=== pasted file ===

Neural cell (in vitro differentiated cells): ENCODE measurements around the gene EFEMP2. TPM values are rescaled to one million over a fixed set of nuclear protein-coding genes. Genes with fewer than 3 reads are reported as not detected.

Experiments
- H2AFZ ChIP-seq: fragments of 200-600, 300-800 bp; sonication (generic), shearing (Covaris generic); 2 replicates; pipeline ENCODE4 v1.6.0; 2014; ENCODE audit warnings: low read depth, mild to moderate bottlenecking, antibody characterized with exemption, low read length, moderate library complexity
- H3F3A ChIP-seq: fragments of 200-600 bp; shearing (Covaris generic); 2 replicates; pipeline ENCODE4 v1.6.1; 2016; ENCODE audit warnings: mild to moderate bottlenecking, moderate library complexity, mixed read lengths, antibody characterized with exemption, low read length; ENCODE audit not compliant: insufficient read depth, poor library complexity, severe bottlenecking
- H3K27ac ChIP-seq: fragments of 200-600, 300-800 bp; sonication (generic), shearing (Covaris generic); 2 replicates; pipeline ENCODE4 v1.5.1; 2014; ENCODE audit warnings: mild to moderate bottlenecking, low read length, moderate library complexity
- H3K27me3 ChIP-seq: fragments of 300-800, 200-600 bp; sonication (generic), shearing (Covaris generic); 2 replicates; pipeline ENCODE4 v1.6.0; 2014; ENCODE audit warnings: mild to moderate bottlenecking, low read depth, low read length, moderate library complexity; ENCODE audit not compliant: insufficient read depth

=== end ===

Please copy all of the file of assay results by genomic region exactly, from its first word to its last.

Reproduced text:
Neural cell (in vitro differentiated cells): ENCODE measurements around the gene EFEMP2. TPM values are rescaled to one million over a fixed set of nuclear protein-coding genes. Genes with fewer than 3 reads are reported as not detected.

Experiments
- H2AFZ ChIP-seq: fragments of 200-600, 300-800 bp; sonication (generic), shearing (Covaris generic); 2 replicates; pipeline ENCODE4 v1.6.0; 2014; ENCODE audit warnings: low read depth, mild to moderate bottlenecking, antibody characterized with exemption, low read length, moderate library complexity
- H3F3A ChIP-seq: fragments of 200-600 bp; shearing (Covaris generic); 2 replicates; pipeline ENCODE4 v1.6.1; 2016; ENCODE audit warnings: mild to moderate bottlenecking, moderate library complexity, mixed read lengths, antibody characterized with exemption, low read length; ENCODE audit not compliant: insufficient read depth, poor library complexity, severe bottlenecking
- H3K27ac ChIP-seq: fragments of 200-600, 300-800 bp; sonication (generic), shearing (Covaris generic); 2 replicates; pipeline ENCODE4 v1.5.1; 2014; ENCODE audit warnings: mild to moderate bottlenecking, low read length, moderate library complexity
- H3K27me3 ChIP-seq: fragments of 300-800, 200-600 bp; sonication (generic), shearing (Covaris generic); 2 replicates; pipeline ENCODE4 v1.6.0; 2014; ENCODE audit warnings: mild to moderate bottlenecking, low read depth, low read length, moderate library complexity; ENCODE audit not compliant: insufficient read depth